26TH SUNDAY A – 2020
These readings present the charismatic agent and the institutional authority over against each other. Both are necessary, but both must be humble about their role and their field of action. St Paul’s words, in the Second Reading, provide the key for establishing the balance between them. “If our life in Christ means anything to you, if love can persuade at all, or the Spirit that we have in common, or any tenderness and sympathy”. All these conditions, as articulated by St Paul to a fractious and divided community in Corinth, suggest a tender vulnerability in him, but also a crucial instinct for the genuine, for the quick of life and love in our present reality. He is alluding to that quality of wholehearted trust and commitment of the lover towards the beloved, which, alas, is at best occasional in the experience of most of us, but which, on the contrary, is the constant quality of God’s commitment to us.
The Gospel parable is identifying that same quick of sincerity shining through the heart of the tax-collector and the prostitute whose public professions mark them as being contrary to all that is conventionally regarded as good and holy, but whose experience of compunction makes them turn, at this moment, to choose the True and the Good in Jesus. In stark contrast to them, the guardians of public morality and keepers of religious practice, having little to trouble their consciences, feel little or no compunction and have correspondingly little love or gratitude in their hearts, with no thought of acknowledging their sins with baptism at the hands of the crazy Baptist.
If that was then, what of us, today? We are living through a time, in our society, when the State is increasingly dissociating itself from anything like a recognizable Christian morality and the Covid authorities, rather than the bishop, tell you if you can go to Mass. It is an immensely interesting time, for all its challenges, but it is also uncomfortable; because it gives us, Christians, and those of us who might be seen as guardians of Christian morality, nowhere to hide. There is a book of rules, somewhere, but few know where to find it. So, how are we to live? St Paul puts it elegantly and forcefully, in that Second Reading. “In your minds you must be the same as Christ”; and that means doing the right thing, even if it means infringing some law, as Jesus did, repeatedly, in connexion with the Sabbath law. And so, it is actually as important to look out for one another’s safety, today, as it is to follow Church teaching, as Paul’s text puts it, “Always consider the other person to be better than yourself, so that nobody thinks of their own interests first but everybody thinks of other people’s interests instead.” There is a lot of that happening, already, in our Covid world, and Christians should be to the fore, in the matter of good behaviour. Wearing a mask properly, nowadays, is not just a matter of good manners; it is a moral issue.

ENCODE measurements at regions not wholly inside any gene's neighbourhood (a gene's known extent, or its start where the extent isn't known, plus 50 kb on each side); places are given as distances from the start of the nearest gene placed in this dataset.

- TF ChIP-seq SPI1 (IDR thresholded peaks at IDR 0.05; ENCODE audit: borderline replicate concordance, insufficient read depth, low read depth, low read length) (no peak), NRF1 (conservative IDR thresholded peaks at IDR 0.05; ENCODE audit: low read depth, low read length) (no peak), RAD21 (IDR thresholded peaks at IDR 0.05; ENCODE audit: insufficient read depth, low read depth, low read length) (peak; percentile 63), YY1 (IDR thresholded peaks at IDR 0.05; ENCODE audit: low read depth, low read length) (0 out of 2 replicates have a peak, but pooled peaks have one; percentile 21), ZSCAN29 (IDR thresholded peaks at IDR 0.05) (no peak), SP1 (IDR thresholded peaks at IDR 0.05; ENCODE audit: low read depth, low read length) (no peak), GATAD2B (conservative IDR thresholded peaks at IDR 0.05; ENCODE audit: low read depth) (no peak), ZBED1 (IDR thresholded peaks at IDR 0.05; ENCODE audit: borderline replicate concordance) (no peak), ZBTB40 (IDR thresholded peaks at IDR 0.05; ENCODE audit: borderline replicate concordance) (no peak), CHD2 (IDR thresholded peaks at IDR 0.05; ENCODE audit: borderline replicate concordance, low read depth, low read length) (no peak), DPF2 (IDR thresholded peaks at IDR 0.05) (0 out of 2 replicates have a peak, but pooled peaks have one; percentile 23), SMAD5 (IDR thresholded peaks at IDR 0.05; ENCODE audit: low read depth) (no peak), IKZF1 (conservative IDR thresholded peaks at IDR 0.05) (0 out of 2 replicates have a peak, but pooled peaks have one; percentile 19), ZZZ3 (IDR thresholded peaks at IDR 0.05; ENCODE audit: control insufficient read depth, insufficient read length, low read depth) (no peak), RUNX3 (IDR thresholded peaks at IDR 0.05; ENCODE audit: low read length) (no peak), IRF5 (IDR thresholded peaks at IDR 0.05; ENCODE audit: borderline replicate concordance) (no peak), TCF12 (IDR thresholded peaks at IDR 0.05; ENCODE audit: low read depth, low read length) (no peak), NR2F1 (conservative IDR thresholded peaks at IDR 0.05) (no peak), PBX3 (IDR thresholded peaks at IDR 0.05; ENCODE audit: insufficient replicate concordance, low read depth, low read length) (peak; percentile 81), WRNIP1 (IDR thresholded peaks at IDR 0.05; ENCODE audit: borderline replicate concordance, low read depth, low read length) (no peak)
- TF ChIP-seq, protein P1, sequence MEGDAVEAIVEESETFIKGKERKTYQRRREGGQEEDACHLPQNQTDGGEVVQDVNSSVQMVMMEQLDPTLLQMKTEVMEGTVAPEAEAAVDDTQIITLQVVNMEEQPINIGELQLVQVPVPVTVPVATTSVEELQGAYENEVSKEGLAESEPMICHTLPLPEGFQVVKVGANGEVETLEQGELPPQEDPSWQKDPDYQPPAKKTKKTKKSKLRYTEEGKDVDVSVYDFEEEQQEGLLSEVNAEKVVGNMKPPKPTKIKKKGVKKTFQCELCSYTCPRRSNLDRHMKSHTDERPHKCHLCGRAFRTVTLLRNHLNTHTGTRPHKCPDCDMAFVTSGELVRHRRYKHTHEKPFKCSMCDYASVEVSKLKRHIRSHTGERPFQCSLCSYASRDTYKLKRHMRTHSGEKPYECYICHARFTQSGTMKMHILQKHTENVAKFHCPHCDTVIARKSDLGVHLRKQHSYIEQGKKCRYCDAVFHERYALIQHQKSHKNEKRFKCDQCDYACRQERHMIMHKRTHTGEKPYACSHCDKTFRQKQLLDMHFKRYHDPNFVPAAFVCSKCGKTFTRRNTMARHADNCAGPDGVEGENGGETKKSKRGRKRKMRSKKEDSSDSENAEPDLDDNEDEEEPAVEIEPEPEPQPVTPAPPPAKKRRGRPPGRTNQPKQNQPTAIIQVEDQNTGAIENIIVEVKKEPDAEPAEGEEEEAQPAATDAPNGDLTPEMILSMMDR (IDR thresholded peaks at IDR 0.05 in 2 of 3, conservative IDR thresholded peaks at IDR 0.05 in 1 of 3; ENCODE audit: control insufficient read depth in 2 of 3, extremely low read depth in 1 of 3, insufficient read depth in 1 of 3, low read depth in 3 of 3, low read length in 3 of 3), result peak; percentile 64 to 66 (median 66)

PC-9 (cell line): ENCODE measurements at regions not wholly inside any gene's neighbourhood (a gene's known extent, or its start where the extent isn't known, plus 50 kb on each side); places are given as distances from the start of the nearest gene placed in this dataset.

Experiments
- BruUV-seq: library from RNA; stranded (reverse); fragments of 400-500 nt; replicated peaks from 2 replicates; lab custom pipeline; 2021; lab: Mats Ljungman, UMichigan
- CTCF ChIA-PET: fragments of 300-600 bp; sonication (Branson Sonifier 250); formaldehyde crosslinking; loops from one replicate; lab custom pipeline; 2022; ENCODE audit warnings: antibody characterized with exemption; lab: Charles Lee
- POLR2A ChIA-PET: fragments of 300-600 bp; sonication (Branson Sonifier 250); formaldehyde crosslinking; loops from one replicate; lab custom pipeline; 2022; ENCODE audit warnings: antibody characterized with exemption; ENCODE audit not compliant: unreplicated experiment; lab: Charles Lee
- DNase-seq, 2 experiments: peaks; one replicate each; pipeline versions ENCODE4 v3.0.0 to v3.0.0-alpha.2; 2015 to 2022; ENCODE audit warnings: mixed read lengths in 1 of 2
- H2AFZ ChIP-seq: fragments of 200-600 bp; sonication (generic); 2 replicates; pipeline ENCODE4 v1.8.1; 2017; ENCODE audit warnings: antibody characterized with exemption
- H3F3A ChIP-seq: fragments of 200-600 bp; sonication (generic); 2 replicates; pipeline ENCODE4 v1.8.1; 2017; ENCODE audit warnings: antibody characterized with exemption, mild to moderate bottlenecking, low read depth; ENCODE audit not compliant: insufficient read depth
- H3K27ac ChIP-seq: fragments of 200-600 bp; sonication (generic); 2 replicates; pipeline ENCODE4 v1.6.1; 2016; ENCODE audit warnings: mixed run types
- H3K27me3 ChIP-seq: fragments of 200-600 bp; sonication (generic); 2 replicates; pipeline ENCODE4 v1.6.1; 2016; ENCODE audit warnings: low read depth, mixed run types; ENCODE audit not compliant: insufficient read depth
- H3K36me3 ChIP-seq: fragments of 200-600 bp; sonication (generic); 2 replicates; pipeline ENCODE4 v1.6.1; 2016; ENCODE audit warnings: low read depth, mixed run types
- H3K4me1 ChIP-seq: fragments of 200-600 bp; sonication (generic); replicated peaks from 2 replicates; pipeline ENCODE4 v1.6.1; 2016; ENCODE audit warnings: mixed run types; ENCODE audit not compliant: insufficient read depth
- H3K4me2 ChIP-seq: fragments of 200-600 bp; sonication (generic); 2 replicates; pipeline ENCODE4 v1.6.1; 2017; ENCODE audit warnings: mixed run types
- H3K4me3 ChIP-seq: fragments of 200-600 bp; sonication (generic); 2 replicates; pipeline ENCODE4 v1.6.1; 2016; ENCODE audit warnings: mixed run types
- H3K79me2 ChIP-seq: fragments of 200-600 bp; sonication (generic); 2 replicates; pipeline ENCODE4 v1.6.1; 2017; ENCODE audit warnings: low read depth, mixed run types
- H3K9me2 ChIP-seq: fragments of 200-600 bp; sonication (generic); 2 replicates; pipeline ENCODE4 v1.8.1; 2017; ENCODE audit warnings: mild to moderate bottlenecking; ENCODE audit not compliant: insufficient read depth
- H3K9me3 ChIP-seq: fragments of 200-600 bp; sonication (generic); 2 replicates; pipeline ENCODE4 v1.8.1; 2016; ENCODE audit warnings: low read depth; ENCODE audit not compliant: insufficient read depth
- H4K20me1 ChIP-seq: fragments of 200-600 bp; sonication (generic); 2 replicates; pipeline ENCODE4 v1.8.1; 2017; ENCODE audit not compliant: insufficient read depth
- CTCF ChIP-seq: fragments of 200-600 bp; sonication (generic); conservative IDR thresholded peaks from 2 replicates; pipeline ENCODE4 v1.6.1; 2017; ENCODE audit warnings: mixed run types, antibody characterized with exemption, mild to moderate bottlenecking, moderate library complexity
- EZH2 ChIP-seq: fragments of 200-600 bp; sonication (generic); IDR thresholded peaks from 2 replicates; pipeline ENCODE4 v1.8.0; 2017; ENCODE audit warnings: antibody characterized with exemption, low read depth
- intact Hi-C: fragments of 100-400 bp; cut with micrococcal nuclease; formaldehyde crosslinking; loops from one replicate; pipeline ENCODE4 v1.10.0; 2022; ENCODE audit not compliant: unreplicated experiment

The dynamism necessary to keep this mindfulness alert in us is all part and parcel of that quick of life and love in the relationship with Jesus Christ. An essential part of that task is the maintenance and nurturing of that relationship in prayer and lectio, all of which means dedication and work. It is a time for taking responsibility for our Christian stance, because there is no guarantee that there is anyone out there that is going to help. A challenging time, yes, but exciting; another aspect of “the new normal”.